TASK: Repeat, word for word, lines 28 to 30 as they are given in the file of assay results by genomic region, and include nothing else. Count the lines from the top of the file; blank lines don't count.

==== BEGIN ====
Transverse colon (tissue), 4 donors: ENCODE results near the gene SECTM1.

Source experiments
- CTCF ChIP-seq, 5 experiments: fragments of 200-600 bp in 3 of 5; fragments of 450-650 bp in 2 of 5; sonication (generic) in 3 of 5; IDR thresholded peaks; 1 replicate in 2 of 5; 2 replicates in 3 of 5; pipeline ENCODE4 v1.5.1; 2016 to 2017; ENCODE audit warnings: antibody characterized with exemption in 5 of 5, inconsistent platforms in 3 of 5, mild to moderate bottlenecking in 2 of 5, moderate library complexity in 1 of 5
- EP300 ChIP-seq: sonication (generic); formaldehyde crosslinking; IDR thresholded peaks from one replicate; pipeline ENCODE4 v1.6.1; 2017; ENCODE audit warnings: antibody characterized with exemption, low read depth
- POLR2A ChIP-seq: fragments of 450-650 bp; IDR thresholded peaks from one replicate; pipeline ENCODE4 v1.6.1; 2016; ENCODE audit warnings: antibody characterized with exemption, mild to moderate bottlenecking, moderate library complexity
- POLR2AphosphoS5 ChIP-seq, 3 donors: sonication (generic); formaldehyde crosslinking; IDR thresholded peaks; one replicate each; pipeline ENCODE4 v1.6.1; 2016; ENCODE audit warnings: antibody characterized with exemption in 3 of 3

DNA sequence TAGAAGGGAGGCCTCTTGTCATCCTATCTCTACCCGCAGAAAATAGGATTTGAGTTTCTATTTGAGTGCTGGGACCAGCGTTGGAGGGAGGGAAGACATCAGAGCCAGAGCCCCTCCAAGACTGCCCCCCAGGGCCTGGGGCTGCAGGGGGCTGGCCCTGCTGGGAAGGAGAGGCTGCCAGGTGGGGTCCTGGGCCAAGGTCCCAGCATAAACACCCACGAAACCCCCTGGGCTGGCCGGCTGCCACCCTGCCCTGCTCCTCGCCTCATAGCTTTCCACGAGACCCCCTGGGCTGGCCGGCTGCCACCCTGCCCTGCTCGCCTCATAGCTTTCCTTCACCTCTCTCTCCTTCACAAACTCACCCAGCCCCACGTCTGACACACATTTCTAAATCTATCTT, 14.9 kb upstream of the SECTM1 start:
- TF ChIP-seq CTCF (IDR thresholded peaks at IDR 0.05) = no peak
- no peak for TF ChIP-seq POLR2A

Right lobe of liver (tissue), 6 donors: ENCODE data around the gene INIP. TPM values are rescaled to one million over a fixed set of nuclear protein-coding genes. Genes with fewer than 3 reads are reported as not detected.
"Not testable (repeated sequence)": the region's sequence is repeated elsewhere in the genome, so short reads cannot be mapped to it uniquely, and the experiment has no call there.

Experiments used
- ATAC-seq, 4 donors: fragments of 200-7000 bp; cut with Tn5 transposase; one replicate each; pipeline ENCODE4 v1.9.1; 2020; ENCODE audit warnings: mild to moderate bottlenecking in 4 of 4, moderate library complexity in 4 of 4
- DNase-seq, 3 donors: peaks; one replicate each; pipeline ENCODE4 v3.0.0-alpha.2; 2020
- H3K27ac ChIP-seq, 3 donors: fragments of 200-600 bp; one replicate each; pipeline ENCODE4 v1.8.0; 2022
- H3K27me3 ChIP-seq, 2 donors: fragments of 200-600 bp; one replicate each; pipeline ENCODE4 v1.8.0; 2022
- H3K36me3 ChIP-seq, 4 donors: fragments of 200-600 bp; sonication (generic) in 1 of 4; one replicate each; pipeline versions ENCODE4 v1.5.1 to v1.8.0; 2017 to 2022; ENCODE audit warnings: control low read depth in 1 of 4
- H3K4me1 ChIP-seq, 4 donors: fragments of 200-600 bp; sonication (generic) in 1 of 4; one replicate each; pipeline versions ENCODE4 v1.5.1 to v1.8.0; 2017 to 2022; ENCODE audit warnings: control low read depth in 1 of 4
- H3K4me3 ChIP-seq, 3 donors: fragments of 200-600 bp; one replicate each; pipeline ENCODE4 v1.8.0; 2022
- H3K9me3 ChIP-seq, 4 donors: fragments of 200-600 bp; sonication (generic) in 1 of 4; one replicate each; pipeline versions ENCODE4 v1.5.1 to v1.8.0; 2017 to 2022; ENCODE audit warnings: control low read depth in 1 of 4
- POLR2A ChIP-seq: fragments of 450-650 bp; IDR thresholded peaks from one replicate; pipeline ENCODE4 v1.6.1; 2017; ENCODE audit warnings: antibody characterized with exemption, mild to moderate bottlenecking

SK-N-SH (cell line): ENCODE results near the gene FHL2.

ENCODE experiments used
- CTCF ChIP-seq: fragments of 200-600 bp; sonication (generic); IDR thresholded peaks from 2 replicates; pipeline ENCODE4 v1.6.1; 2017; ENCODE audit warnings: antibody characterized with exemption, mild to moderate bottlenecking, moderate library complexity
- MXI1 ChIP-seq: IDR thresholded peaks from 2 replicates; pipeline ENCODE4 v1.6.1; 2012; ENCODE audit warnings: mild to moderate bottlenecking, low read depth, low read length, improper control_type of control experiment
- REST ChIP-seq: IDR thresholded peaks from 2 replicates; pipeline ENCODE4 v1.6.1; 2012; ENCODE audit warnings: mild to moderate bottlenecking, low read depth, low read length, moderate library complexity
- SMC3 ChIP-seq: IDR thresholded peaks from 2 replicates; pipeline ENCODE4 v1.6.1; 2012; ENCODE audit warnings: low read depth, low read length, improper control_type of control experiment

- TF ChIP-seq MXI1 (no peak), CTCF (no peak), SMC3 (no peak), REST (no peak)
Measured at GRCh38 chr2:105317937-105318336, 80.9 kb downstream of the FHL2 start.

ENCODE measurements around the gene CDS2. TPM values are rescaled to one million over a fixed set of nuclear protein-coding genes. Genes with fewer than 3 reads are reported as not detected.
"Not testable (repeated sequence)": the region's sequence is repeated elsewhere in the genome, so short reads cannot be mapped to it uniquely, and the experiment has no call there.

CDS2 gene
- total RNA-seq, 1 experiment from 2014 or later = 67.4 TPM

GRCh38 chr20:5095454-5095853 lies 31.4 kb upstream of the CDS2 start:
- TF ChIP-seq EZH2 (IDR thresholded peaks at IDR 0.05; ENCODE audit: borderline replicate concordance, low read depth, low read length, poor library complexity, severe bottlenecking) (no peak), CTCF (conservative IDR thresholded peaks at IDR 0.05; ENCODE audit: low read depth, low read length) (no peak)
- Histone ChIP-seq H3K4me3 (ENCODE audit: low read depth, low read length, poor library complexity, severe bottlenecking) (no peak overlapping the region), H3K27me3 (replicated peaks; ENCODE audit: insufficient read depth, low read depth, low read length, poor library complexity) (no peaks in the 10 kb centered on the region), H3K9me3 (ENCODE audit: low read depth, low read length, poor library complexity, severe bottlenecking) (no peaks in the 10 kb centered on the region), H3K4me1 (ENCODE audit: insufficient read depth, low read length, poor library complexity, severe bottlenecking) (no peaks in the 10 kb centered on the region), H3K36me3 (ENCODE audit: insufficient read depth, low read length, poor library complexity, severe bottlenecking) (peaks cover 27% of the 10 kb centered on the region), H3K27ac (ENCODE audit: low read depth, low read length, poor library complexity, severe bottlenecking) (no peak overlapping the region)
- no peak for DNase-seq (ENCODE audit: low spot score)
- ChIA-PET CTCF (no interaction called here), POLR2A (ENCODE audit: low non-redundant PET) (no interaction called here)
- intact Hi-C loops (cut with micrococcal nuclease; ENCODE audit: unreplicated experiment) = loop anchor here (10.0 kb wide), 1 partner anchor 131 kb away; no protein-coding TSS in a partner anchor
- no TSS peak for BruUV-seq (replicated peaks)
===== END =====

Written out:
- TF ChIP-seq MXI1 (no peak), CTCF (no peak), SMC3 (no peak), REST (no peak)
Measured at GRCh38 chr2:105317937-105318336, 80.9 kb downstream of the FHL2 start.

ENCODE measurements around the gene CDS2. TPM values are rescaled to one million over a fixed set of nuclear protein-coding genes. Genes with fewer than 3 reads are reported as not detected.